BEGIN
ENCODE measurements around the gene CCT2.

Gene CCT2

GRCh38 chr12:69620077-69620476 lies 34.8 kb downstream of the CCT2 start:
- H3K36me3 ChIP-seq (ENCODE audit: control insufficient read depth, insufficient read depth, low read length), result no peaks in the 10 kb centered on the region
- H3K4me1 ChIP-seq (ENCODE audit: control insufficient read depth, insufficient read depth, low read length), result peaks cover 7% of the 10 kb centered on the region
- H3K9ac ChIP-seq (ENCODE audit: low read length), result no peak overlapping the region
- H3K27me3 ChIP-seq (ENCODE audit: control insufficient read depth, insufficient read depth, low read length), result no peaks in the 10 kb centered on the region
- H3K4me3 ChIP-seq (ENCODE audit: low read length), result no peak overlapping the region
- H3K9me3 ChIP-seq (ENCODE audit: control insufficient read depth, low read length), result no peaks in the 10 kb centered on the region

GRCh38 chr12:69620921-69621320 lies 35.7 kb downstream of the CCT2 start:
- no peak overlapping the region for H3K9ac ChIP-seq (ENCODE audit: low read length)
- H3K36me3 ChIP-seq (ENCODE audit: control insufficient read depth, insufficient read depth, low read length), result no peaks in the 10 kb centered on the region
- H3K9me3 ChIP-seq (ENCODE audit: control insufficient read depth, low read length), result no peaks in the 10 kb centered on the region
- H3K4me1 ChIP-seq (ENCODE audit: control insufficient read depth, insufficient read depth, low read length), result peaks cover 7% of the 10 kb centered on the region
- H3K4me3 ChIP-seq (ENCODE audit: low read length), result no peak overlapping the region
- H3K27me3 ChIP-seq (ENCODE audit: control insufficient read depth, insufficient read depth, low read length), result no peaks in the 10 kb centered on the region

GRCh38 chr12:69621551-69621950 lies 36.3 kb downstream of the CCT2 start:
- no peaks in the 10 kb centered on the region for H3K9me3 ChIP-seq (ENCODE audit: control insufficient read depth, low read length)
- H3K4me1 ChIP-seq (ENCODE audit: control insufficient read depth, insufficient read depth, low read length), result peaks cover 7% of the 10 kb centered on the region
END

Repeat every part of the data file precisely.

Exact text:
ENCODE measurements around the gene CCT2.

Gene CCT2

GRCh38 chr12:69620077-69620476 lies 34.8 kb downstream of the CCT2 start:
- H3K36me3 ChIP-seq (ENCODE audit: control insufficient read depth, insufficient read depth, low read length), result no peaks in the 10 kb centered on the region
- H3K4me1 ChIP-seq (ENCODE audit: control insufficient read depth, insufficient read depth, low read length), result peaks cover 7% of the 10 kb centered on the region
- H3K9ac ChIP-seq (ENCODE audit: low read length), result no peak overlapping the region
- H3K27me3 ChIP-seq (ENCODE audit: control insufficient read depth, insufficient read depth, low read length), result no peaks in the 10 kb centered on the region
- H3K4me3 ChIP-seq (ENCODE audit: low read length), result no peak overlapping the region
- H3K9me3 ChIP-seq (ENCODE audit: control insufficient read depth, low read length), result no peaks in the 10 kb centered on the region

GRCh38 chr12:69620921-69621320 lies 35.7 kb downstream of the CCT2 start:
- no peak overlapping the region for H3K9ac ChIP-seq (ENCODE audit: low read length)
- H3K36me3 ChIP-seq (ENCODE audit: control insufficient read depth, insufficient read depth, low read length), result no peaks in the 10 kb centered on the region
- H3K9me3 ChIP-seq (ENCODE audit: control insufficient read depth, low read length), result no peaks in the 10 kb centered on the region
- H3K4me1 ChIP-seq (ENCODE audit: control insufficient read depth, insufficient read depth, low read length), result peaks cover 7% of the 10 kb centered on the region
- H3K4me3 ChIP-seq (ENCODE audit: low read length), result no peak overlapping the region
- H3K27me3 ChIP-seq (ENCODE audit: control insufficient read depth, insufficient read depth, low read length), result no peaks in the 10 kb centered on the region

GRCh38 chr12:69621551-69621950 lies 36.3 kb downstream of the CCT2 start:
- no peaks in the 10 kb centered on the region for H3K9me3 ChIP-seq (ENCODE audit: control insufficient read depth, low read length)
- H3K4me1 ChIP-seq (ENCODE audit: control insufficient read depth, insufficient read depth, low read length), result peaks cover 7% of the 10 kb centered on the region